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Morning Media Newsfeed 08.10.12

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Yahoo! Chief Marissa Mayer May Scrap $4.2 Billion Shareholder Payout (The Telegraph)
The unexpected twist disclosed in regulatory documents filed late on Thursday after the stock market closed caused Yahoo! shares to drop more than 3 percent in extended trading. Mayer is mulling a shift in direction as part of a sweeping review that she is conducting in an attempt to revive Yahoo!'s revenue growth, spur more product innovation and boost the company's stock price. Those goals have eluded her recent predecessors. WSJ / MarketBeat Yahoo! shares slid in after-hours trading amid word that the company is engaging in a review of its business strategy. THR Shares of Yahoo! fell 1 percent during the regular session Thursday to $16.01 before sinking another 4 percent after the closing bell. CNET Instead, Yahoo! hints that it might use the money to make acquisitions -- news, not surprisingly, that Wall Street didn't like. Bloomberg Mayer, who joined last month as CEO, is trying to drive a turnaround at a company that suffered three straight years of sales declines as Google Inc. and Facebook Inc. did a better job attracting users and advertisers. AFP / France 24 In May, Yahoo! raided its archrival in its latest quest for resurrection, hiring Mayer when she was a key Google executive as the struggling Internet pioneer's new chief. Forbes She immediately said that she would examine the entire company's operations, and initial changes seem to suggest that Mayer intends to remake Yahoo! largely in Google's image, placing a special emphasis on product development.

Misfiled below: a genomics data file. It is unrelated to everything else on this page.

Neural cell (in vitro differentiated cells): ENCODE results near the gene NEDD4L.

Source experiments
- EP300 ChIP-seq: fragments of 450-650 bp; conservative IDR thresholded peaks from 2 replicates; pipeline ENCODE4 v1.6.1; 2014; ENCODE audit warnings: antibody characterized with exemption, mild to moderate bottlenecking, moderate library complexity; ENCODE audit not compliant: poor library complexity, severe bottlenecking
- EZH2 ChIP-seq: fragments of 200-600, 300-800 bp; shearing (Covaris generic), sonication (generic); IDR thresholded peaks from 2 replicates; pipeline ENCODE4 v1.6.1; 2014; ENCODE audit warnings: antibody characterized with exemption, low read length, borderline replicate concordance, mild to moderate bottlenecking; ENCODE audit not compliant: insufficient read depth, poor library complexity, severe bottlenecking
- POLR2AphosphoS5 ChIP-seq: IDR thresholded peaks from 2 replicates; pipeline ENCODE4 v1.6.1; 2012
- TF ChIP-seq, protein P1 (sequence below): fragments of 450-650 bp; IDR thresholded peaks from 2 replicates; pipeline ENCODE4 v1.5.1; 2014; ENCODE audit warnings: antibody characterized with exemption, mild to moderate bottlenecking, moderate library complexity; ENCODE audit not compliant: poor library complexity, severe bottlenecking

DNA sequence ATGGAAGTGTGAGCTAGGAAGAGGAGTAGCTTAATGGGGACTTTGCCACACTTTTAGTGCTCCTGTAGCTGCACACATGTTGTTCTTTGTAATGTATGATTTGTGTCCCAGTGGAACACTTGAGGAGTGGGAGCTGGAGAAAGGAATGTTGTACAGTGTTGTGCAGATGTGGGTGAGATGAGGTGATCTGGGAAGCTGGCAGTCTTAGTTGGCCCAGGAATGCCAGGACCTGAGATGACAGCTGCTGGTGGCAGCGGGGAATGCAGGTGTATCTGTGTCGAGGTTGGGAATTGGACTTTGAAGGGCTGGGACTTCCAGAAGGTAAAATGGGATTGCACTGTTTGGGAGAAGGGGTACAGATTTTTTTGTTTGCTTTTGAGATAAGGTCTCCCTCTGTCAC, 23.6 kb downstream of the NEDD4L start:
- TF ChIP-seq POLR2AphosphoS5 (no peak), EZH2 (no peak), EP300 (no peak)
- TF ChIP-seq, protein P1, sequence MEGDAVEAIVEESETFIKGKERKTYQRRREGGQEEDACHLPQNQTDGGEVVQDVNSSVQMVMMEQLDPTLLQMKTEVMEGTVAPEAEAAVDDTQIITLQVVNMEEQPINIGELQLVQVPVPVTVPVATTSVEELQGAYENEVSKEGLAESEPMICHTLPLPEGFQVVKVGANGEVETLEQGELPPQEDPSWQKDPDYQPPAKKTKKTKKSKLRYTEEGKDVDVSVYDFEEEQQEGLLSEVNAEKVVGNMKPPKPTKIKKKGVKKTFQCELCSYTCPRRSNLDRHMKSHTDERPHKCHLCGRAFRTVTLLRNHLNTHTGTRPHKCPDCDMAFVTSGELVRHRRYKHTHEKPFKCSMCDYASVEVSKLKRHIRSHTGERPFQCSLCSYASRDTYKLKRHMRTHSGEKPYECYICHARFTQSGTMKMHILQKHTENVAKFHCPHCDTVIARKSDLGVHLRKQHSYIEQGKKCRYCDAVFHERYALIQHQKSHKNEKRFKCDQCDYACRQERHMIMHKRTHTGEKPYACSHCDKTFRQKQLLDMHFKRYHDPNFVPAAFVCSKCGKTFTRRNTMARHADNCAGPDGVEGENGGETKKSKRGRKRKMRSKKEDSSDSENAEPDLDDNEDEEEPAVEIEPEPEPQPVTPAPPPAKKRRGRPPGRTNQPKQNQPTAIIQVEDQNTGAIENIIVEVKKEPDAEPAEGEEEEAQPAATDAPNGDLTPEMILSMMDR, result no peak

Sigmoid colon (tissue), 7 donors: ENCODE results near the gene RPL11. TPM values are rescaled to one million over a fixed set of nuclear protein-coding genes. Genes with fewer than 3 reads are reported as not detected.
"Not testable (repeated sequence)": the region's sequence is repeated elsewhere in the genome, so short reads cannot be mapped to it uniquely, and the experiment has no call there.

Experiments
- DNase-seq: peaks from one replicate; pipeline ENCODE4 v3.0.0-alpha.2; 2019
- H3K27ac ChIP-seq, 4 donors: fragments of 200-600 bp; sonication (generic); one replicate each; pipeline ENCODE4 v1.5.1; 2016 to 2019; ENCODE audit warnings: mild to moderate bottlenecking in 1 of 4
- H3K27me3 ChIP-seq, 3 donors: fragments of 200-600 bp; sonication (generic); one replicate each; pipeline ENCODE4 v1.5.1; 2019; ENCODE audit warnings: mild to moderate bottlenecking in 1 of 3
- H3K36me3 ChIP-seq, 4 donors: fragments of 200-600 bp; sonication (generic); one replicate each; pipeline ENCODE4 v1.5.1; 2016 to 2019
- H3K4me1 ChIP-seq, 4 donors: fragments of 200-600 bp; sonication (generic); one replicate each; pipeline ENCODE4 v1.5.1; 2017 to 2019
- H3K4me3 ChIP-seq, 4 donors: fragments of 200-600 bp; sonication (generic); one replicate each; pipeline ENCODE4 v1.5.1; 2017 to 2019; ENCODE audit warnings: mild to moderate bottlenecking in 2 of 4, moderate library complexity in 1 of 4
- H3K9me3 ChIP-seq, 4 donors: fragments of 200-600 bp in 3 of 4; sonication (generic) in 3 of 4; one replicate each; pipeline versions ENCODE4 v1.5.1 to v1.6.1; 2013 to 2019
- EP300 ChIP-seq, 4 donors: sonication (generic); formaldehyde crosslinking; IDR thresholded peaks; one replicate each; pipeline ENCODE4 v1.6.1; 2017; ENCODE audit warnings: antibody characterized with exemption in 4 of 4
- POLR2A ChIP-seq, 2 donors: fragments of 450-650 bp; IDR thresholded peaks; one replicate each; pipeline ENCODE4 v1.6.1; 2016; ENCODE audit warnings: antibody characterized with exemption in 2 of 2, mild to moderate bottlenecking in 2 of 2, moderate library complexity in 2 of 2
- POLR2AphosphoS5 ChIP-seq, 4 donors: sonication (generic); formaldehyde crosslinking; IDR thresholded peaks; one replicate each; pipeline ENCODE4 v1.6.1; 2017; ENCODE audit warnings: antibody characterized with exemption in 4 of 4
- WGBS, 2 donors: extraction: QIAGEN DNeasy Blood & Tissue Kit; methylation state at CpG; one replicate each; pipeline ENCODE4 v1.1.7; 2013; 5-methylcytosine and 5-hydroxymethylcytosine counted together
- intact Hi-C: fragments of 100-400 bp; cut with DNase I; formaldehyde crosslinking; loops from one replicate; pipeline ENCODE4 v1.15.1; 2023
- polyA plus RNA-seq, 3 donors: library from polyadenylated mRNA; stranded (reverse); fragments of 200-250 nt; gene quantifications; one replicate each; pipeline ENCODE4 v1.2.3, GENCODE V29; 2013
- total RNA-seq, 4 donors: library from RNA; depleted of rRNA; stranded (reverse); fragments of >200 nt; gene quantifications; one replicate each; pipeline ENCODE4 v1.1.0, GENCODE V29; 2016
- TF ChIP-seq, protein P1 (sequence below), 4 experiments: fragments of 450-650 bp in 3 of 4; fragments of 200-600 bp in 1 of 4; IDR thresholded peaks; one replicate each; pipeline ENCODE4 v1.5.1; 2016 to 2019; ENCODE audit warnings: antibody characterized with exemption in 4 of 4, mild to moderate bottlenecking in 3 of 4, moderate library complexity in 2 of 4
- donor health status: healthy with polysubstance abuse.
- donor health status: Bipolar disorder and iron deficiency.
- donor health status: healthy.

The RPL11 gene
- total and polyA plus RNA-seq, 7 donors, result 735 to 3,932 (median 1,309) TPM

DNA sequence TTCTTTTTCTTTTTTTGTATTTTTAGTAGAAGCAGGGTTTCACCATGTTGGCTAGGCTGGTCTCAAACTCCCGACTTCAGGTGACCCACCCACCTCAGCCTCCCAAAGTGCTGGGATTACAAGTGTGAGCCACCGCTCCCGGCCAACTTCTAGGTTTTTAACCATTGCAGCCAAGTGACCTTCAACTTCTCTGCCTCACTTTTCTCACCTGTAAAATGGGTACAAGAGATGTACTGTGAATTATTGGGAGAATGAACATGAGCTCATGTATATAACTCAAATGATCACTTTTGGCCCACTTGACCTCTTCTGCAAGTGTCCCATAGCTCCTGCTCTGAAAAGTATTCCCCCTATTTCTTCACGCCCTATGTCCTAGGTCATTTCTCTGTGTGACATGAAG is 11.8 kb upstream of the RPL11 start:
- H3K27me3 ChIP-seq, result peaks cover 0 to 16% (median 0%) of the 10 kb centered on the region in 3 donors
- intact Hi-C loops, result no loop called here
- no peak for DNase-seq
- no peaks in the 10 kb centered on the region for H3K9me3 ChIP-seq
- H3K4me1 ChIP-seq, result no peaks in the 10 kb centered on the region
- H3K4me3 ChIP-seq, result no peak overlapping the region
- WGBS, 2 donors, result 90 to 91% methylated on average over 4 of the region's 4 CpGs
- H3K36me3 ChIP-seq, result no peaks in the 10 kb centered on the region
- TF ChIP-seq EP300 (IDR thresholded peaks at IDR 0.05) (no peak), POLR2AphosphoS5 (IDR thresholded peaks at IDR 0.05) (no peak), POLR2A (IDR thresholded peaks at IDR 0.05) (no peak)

Google Pays $22.5 Million to Settle Apple Safari Charges (Reuters)
Google Inc. will pay $22.5 million to settle charges it bypassed the privacy settings of customers using Apple Inc.'s Safari browser, the U.S. Federal Trade Commission said on Thursday. NYT / Bits The fine is the largest civil penalty ever levied by the commission, which has been cracking down on tech companies for privacy violations and is also investigating Google for antitrust violations. Los Angeles Times The FTC said Google bypassed Apple software's privacy settings to track users across the Web and show them personalized ads. The behavior violated terms of the settlement Google reached with the commission last year over Google's now-defunct Buzz social networking service, the FTC alleged. Wired / Threat Level Google immediately disabled the practice in February after the Wall Street Journal disclosed it, which was discovered by Stanford researcher Jonathan Mayer and confirmed by security consultant Ashkan Soltani. Politico The track record of going back on its word when it comes to privacy has regulators around the globe wondering: Can Google be trusted?

Apple vs. Samsung Trial Reveals Sales Numbers (SlashGear)